U.S. District Court Judge Joseph Bianco set a July 11 hearing for Republican Philip Pidot’s lawsuit seeking to block state Sen. Jack Martins’ certification as the GOP candidate in the 3rd Congressional District and force a date for a party primary.

Bianco set the date after a nearly hourlong hearing in which attorneys for Martins objected to Pidot’s nominating petitions, and asked that Pidot’s case be dismissed as quickly as possible.

The suit comes after a ruling last week by State Supreme Court Justice Arthur Diamond that Pidot had more than the 1,250 signatures needed to qualify for the ballot. But the legal proceedings took so long that it was logistically impossible to get Pidot’s name on the ballot in time for Tuesday’s primary election.

Pidot, representing himself in court, maintains that he and 150,000 Republican voters would be disenfranchised from their right to choose from two GOP candidates in a primary.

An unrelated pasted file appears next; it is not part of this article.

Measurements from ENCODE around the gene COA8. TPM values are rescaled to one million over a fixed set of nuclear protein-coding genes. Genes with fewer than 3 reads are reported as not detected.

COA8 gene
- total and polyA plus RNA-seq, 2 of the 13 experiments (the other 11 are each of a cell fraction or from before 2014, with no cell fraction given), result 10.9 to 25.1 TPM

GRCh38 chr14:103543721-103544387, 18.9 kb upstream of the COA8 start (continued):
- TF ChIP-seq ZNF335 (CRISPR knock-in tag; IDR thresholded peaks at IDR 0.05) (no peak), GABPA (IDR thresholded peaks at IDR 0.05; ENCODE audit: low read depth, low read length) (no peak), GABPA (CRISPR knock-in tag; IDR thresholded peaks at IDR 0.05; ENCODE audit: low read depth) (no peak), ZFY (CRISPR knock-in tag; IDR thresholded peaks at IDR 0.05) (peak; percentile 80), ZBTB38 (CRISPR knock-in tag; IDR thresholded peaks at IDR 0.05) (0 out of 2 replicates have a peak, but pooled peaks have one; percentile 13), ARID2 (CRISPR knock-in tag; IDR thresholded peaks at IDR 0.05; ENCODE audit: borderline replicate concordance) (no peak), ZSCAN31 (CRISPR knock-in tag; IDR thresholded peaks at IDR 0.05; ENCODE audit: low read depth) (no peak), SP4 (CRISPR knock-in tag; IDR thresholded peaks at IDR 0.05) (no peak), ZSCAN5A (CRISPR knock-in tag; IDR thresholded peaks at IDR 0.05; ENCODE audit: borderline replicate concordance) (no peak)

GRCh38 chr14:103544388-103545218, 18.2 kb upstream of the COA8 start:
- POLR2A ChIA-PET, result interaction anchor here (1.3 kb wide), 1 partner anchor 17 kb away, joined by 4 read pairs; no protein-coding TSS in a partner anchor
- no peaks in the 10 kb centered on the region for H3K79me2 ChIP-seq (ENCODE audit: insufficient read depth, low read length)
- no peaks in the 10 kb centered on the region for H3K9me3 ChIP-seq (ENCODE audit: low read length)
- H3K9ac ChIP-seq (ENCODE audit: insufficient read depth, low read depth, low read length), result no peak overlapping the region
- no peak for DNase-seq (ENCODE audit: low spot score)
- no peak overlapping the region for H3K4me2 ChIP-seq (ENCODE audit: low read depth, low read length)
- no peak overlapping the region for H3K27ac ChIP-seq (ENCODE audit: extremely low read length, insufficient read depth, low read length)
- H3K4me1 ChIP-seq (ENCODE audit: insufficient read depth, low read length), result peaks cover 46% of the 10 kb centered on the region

Pidot said there is enough time to comply with the earlier federal court edict that set the June 28 primary election date to protect military votes.

Pidot said he believes a new primary could be held Aug. 23 or Aug. 30, and that the impact on local boards of elections would be minimal.

“Administrators would simply have to turn on the machines and put on election inspectors,” Pidot said. “The merits are overwhelmingly in favor a new vote so 150,000 voters can make a choice.”

John Ciampoli, lawyer for opponents of Pidot’s nominating petitions, said the challenger created his own problems by delaying the appeals process. Ciampoli also said his clients have the right to appeal the part of Diamond’s ruling that found Pidot had enough valid signatures to qualify for the ballot.

Ciampoli said allowing a new election date would be “an incredibly bad thing” because it would “encourage others to sit on their hands and then go to federal court and say save me.”

Brian Quail, a lawyer for the state elections board said “federal authority may be lacking” to call a new election. He said candidates must be certified by Sept. 15 to ensure they satisfy federal court requirements that protect military ballots.

Joseph Nocella, Martins’ attorney, said Martins “wants a resolution as quickly as possible” because of the “enormous impact” a decision could have on Martins’ ability to move forward with his campaign for the November election.